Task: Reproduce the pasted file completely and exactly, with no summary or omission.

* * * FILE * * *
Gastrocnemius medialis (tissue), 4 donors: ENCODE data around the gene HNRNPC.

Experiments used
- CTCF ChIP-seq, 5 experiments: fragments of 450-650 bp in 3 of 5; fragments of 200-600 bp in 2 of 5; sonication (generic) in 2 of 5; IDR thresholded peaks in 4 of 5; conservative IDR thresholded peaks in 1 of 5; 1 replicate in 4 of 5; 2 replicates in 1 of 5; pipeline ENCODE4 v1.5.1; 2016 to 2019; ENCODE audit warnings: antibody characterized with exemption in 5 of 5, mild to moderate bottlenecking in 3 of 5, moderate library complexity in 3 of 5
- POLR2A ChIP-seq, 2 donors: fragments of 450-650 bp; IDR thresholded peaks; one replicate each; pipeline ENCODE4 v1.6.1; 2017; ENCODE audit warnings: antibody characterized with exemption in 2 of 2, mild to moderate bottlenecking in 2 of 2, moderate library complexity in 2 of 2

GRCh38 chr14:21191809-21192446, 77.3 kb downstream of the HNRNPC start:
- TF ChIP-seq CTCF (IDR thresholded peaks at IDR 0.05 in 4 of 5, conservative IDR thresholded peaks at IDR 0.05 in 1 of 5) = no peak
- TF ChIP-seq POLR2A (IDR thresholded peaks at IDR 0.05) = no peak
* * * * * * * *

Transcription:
Gastrocnemius medialis (tissue), 4 donors: ENCODE data around the gene HNRNPC.

Experiments used
- CTCF ChIP-seq, 5 experiments: fragments of 450-650 bp in 3 of 5; fragments of 200-600 bp in 2 of 5; sonication (generic) in 2 of 5; IDR thresholded peaks in 4 of 5; conservative IDR thresholded peaks in 1 of 5; 1 replicate in 4 of 5; 2 replicates in 1 of 5; pipeline ENCODE4 v1.5.1; 2016 to 2019; ENCODE audit warnings: antibody characterized with exemption in 5 of 5, mild to moderate bottlenecking in 3 of 5, moderate library complexity in 3 of 5
- POLR2A ChIP-seq, 2 donors: fragments of 450-650 bp; IDR thresholded peaks; one replicate each; pipeline ENCODE4 v1.6.1; 2017; ENCODE audit warnings: antibody characterized with exemption in 2 of 2, mild to moderate bottlenecking in 2 of 2, moderate library complexity in 2 of 2

GRCh38 chr14:21191809-21192446, 77.3 kb downstream of the HNRNPC start:
- TF ChIP-seq CTCF (IDR thresholded peaks at IDR 0.05 in 4 of 5, conservative IDR thresholded peaks at IDR 0.05 in 1 of 5) = no peak
- TF ChIP-seq POLR2A (IDR thresholded peaks at IDR 0.05) = no peak